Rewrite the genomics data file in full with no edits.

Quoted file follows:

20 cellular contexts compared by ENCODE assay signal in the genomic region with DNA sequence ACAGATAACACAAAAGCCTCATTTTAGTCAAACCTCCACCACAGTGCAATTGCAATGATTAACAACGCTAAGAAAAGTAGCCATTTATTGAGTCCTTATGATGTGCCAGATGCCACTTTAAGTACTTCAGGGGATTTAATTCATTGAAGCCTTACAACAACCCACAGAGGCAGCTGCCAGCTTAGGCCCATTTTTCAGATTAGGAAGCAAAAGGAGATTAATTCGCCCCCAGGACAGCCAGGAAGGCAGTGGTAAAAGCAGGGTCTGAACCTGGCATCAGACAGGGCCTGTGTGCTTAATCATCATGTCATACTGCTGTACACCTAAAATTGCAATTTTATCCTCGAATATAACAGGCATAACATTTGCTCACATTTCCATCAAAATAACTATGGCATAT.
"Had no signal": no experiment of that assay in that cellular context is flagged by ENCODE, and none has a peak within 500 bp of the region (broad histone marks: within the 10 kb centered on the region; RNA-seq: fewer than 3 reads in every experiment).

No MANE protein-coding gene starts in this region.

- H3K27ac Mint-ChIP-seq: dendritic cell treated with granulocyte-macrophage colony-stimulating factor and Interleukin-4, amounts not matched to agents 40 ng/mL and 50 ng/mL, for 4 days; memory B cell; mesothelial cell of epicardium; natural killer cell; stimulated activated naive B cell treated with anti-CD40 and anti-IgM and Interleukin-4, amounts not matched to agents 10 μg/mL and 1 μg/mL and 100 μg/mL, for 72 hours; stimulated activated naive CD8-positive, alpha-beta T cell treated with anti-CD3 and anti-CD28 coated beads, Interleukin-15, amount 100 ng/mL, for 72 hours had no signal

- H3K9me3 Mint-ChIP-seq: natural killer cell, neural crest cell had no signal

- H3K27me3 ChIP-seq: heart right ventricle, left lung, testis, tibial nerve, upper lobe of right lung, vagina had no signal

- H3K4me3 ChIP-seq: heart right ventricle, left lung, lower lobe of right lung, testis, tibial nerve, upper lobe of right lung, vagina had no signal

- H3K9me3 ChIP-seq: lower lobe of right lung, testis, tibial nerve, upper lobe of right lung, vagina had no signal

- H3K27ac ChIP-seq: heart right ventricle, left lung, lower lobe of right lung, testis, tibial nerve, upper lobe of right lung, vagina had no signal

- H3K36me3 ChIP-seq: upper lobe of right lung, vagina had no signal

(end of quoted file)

20 cellular contexts compared by ENCODE assay signal in the genomic region with DNA sequence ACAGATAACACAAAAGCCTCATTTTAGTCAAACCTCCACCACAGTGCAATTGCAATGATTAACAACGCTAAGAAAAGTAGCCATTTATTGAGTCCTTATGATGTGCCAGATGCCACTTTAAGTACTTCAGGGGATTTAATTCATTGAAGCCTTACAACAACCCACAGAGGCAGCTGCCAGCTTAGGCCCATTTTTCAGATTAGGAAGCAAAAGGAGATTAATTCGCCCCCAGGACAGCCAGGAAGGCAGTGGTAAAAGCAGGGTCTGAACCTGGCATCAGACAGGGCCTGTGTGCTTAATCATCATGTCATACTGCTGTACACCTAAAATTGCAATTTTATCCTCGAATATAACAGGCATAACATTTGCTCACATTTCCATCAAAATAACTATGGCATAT.
"Had no signal": no experiment of that assay in that cellular context is flagged by ENCODE, and none has a peak within 500 bp of the region (broad histone marks: within the 10 kb centered on the region; RNA-seq: fewer than 3 reads in every experiment).

No MANE protein-coding gene starts in this region.

- H3K27ac Mint-ChIP-seq: dendritic cell treated with granulocyte-macrophage colony-stimulating factor and Interleukin-4, amounts not matched to agents 40 ng/mL and 50 ng/mL, for 4 days; memory B cell; mesothelial cell of epicardium; natural killer cell; stimulated activated naive B cell treated with anti-CD40 and anti-IgM and Interleukin-4, amounts not matched to agents 10 μg/mL and 1 μg/mL and 100 μg/mL, for 72 hours; stimulated activated naive CD8-positive, alpha-beta T cell treated with anti-CD3 and anti-CD28 coated beads, Interleukin-15, amount 100 ng/mL, for 72 hours had no signal

- H3K9me3 Mint-ChIP-seq: natural killer cell, neural crest cell had no signal

- H3K27me3 ChIP-seq: heart right ventricle, left lung, testis, tibial nerve, upper lobe of right lung, vagina had no signal

- H3K4me3 ChIP-seq: heart right ventricle, left lung, lower lobe of right lung, testis, tibial nerve, upper lobe of right lung, vagina had no signal

- H3K9me3 ChIP-seq: lower lobe of right lung, testis, tibial nerve, upper lobe of right lung, vagina had no signal

- H3K27ac ChIP-seq: heart right ventricle, left lung, lower lobe of right lung, testis, tibial nerve, upper lobe of right lung, vagina had no signal

- H3K36me3 ChIP-seq: upper lobe of right lung, vagina had no signal